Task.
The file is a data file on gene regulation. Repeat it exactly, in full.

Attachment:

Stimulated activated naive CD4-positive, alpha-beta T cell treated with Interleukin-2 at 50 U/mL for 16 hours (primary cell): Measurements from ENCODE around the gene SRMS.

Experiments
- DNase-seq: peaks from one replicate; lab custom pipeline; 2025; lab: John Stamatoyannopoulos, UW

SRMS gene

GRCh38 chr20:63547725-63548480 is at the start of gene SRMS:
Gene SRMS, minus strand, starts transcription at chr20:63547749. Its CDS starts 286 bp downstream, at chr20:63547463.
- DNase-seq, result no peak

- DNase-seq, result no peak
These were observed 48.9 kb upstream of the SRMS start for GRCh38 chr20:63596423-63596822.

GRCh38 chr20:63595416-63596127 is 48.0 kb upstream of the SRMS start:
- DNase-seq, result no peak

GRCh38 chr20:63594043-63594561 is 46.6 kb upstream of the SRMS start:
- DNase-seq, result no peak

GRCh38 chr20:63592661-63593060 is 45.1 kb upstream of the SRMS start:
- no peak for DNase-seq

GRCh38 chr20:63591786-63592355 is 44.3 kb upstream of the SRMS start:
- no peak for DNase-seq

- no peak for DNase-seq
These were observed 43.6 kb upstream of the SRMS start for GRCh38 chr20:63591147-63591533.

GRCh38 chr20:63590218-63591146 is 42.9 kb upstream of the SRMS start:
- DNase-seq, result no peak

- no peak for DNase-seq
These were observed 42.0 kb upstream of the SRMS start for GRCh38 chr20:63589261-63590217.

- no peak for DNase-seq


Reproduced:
Stimulated activated naive CD4-positive, alpha-beta T cell treated with Interleukin-2 at 50 U/mL for 16 hours (primary cell): Measurements from ENCODE around the gene SRMS.

Experiments
- DNase-seq: peaks from one replicate; lab custom pipeline; 2025; lab: John Stamatoyannopoulos, UW

SRMS gene

GRCh38 chr20:63547725-63548480 is at the start of gene SRMS:
Gene SRMS, minus strand, starts transcription at chr20:63547749. Its CDS starts 286 bp downstream, at chr20:63547463.
- DNase-seq, result no peak

- DNase-seq, result no peak
These were observed 48.9 kb upstream of the SRMS start for GRCh38 chr20:63596423-63596822.

GRCh38 chr20:63595416-63596127 is 48.0 kb upstream of the SRMS start:
- DNase-seq, result no peak

GRCh38 chr20:63594043-63594561 is 46.6 kb upstream of the SRMS start:
- DNase-seq, result no peak

GRCh38 chr20:63592661-63593060 is 45.1 kb upstream of the SRMS start:
- no peak for DNase-seq

GRCh38 chr20:63591786-63592355 is 44.3 kb upstream of the SRMS start:
- no peak for DNase-seq

- no peak for DNase-seq
These were observed 43.6 kb upstream of the SRMS start for GRCh38 chr20:63591147-63591533.

GRCh38 chr20:63590218-63591146 is 42.9 kb upstream of the SRMS start:
- DNase-seq, result no peak

- no peak for DNase-seq
These were observed 42.0 kb upstream of the SRMS start for GRCh38 chr20:63589261-63590217.

- no peak for DNase-seq